3. Control Your Bladder Behavior
Based on your bladder diary, you might be able to recognize your bladder’s normal routine and can take advantage of it. Instead of waiting for the urge to urinate go to the restroom based on your schedule. Time bathroom breaks to be 1 ½ to 2 hours apart depending on your needs.
Try to fully empty your bladder by double voiding each trip. After urinating the first time, wait a few minutes and try to go again.
Use the force to control your bladder with a little training. Practice delaying urination once the urge strikes. Start small by trying to hold off for 10 minutes every time you feel the need to go and gradually expand the amount of time between bathroom breaks over time.
4. Perform Pelvic Muscle Exercises
While losing weight and making healthier lifestyle changes can reduce pressure on the bladder, there are actual pelvic exercises used to target the muscles that control urination. They have proven to be extremely helpful for incontinence self care.
It might be time to work on a few Kegel exercises, which are actually for both men and women because they help strengthen pelvic floor muscles to support proper bladder and bowel movements.
Find your Kegels by tightening the muscles needed to hold urination or bowel movements and then hold them tight for 3 to 5 seconds before releasing them. Over time you’ll want to increase the amount of time you tighten your Kegels to 10 seconds. Focus on only the pelvic muscles, do not include your abs, thighs, or glutes. Also, remember to breathe during this exercise. Three sets of 10 per day should help you quickly build strength. These can be done while standing, sitting, or laying down.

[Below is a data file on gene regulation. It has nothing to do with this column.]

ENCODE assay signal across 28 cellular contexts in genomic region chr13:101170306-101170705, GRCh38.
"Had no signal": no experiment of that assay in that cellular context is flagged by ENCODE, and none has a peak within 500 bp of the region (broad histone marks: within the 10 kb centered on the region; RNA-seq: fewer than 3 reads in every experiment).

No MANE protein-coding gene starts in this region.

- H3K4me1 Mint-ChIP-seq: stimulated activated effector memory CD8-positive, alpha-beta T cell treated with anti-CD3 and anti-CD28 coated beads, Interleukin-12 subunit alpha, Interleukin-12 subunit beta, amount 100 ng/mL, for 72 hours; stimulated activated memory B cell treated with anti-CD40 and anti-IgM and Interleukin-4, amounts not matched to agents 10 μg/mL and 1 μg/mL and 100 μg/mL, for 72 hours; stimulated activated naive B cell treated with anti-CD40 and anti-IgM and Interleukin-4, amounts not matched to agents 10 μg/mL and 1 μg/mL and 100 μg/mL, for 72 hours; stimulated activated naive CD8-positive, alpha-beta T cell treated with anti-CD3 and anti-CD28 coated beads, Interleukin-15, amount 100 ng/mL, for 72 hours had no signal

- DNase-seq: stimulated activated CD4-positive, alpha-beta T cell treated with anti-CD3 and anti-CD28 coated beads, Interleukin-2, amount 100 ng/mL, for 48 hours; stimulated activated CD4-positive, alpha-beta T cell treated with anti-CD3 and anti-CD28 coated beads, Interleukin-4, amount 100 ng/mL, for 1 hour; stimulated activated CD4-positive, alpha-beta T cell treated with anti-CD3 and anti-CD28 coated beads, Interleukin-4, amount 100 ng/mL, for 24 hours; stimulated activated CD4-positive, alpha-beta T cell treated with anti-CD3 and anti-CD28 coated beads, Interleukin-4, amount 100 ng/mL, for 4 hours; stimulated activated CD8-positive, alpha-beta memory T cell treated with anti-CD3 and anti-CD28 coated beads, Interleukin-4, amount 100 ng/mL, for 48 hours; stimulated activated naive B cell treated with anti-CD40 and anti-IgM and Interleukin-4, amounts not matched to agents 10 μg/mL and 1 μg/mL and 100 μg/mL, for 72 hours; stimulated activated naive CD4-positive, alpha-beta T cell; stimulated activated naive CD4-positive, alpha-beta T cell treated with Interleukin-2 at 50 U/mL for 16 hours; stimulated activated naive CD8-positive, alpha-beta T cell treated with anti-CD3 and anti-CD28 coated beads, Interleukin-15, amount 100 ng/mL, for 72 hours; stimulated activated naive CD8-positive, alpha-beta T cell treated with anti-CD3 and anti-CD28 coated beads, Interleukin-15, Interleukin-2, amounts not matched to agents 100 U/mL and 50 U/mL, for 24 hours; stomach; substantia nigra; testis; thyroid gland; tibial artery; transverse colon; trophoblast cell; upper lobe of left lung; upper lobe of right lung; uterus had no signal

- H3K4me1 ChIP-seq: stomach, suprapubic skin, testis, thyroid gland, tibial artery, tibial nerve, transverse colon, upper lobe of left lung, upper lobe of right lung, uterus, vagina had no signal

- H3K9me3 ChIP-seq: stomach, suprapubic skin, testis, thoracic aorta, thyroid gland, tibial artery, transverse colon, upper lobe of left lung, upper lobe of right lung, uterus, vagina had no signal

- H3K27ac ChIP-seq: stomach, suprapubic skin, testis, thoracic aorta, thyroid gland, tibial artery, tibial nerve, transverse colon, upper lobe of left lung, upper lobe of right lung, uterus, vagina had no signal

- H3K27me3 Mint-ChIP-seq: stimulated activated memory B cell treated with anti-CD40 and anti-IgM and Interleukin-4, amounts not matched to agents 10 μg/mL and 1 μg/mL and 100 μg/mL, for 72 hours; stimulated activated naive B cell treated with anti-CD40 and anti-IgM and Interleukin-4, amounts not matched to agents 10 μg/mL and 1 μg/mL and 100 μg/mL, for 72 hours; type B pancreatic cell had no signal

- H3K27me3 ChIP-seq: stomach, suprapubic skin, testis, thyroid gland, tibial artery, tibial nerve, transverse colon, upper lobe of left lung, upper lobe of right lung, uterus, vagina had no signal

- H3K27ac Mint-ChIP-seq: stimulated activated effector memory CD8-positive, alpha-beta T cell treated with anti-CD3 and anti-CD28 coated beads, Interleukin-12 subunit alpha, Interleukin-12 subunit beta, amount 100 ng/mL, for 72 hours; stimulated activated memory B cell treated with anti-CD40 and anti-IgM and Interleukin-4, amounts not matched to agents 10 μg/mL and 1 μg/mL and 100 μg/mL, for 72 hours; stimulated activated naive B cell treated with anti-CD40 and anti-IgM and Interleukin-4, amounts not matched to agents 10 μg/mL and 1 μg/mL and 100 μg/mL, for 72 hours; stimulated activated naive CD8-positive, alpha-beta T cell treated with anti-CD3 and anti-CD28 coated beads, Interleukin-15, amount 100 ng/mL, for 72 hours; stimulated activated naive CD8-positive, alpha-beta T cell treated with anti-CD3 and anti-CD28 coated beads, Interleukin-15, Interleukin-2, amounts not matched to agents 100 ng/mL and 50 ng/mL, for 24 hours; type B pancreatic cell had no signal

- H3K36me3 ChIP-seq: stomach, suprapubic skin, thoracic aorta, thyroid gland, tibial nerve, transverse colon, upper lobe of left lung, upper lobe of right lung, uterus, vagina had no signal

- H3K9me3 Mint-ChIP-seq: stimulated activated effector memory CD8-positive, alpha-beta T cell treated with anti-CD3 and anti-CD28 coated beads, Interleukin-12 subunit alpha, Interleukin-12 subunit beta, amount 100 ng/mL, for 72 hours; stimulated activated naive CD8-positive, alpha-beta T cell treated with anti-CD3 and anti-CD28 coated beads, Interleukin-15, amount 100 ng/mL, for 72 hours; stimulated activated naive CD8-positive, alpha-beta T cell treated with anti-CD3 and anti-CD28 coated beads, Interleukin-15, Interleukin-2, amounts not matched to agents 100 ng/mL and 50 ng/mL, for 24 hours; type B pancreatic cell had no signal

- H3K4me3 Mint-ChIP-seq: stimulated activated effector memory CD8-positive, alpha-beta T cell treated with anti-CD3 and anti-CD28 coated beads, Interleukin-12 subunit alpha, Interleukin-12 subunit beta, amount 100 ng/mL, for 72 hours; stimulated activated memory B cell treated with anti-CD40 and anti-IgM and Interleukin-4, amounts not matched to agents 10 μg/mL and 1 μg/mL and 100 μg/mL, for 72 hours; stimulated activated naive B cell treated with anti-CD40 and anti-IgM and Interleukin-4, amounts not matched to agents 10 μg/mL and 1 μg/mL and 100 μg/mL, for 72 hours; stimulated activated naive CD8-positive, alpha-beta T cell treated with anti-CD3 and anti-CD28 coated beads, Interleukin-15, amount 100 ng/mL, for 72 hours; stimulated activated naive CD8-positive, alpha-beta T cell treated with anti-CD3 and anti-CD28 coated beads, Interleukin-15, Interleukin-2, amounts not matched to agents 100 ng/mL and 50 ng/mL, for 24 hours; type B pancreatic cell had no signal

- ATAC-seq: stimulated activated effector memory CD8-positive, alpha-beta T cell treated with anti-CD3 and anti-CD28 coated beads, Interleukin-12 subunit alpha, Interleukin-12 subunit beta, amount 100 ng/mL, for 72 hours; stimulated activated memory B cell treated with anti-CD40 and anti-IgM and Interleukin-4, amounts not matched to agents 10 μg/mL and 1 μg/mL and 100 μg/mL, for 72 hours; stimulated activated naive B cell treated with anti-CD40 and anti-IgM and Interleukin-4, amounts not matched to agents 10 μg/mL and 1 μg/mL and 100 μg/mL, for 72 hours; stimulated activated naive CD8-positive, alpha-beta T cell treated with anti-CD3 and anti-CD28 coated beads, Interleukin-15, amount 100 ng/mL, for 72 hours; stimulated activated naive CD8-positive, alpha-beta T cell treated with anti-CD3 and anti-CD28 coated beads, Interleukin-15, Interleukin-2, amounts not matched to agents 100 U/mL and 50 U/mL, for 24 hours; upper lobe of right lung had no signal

You can also sit upright in a chair and hold a ball or firm pillow between your thighs. Squeeze the ball for 10 seconds and try to get about 10 reps in. For an added challenge, perform this exercise with your back against the chair.
In the same chair, you can pull your abdominals towards your back as you arch forward in a C position with your arms extended towards your toes. Then straighten your back and focus on proper posture. Do 3 sets of 10.
5. Don’t Overspend on Incontinence Supplies
You’ve probably noticed that buying catheters, adult pull ups, protective pads and more can be expensive. Especially when you may need enough supplies to last for months. However, forget the embarrassment of heading down the diaper aisle at your local department store because your incontinence items may be covered by insurance.
All you have to do is fill out our qualification form to discover your options and we’ll take care of the rest. We will contact your doctor and insurance provider to make sure your supplies needed for incontinence self care are shipped directly to your home in discreet packaging on a regular basis. We will also check in on every month to see if you need to make any supply adjustments.